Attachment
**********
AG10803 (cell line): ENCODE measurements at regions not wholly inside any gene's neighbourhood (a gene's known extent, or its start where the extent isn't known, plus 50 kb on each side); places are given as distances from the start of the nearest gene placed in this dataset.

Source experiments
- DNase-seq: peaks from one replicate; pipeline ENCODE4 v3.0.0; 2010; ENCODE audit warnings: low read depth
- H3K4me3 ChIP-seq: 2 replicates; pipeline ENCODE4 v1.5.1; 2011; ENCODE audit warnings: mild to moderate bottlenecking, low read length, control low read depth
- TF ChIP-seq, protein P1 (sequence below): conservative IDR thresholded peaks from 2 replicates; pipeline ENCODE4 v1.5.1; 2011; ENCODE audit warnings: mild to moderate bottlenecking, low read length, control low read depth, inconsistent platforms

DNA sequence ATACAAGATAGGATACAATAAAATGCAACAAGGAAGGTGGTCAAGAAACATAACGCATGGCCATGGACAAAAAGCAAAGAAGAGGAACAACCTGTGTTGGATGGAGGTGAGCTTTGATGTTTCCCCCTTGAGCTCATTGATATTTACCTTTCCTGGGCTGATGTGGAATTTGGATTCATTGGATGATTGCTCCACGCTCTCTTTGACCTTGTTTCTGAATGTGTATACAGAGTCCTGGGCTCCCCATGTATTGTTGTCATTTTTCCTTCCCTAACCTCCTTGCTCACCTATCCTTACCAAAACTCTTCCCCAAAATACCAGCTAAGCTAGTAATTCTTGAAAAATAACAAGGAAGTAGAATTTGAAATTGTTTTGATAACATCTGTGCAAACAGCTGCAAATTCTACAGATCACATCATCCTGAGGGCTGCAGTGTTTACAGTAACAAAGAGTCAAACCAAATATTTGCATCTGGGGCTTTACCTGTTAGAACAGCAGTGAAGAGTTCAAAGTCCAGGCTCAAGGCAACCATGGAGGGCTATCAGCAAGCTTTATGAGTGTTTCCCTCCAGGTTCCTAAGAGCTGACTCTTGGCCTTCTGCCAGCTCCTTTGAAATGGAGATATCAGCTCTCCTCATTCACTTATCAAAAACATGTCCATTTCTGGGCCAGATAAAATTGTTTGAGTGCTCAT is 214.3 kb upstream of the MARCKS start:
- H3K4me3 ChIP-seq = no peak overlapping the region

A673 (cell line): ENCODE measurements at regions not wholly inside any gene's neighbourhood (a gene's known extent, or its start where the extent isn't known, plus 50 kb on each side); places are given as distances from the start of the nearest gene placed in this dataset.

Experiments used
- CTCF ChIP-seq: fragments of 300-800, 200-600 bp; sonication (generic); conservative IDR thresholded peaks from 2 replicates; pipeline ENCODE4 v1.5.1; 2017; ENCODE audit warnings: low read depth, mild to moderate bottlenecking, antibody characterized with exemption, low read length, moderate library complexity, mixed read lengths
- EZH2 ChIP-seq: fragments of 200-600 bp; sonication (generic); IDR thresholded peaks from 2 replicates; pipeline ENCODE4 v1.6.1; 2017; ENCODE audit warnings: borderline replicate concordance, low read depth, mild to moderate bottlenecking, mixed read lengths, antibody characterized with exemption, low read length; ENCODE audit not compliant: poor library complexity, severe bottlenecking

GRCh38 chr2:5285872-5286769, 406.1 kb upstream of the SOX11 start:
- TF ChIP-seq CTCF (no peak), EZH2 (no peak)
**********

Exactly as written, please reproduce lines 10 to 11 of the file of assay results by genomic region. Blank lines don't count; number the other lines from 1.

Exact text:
- CTCF ChIP-seq: fragments of 300-800, 200-600 bp; sonication (generic); conservative IDR thresholded peaks from 2 replicates; pipeline ENCODE4 v1.5.1; 2017; ENCODE audit warnings: low read depth, mild to moderate bottlenecking, antibody characterized with exemption, low read length, moderate library complexity, mixed read lengths
- EZH2 ChIP-seq: fragments of 200-600 bp; sonication (generic); IDR thresholded peaks from 2 replicates; pipeline ENCODE4 v1.6.1; 2017; ENCODE audit warnings: borderline replicate concordance, low read depth, mild to moderate bottlenecking, mixed read lengths, antibody characterized with exemption, low read length; ENCODE audit not compliant: poor library complexity, severe bottlenecking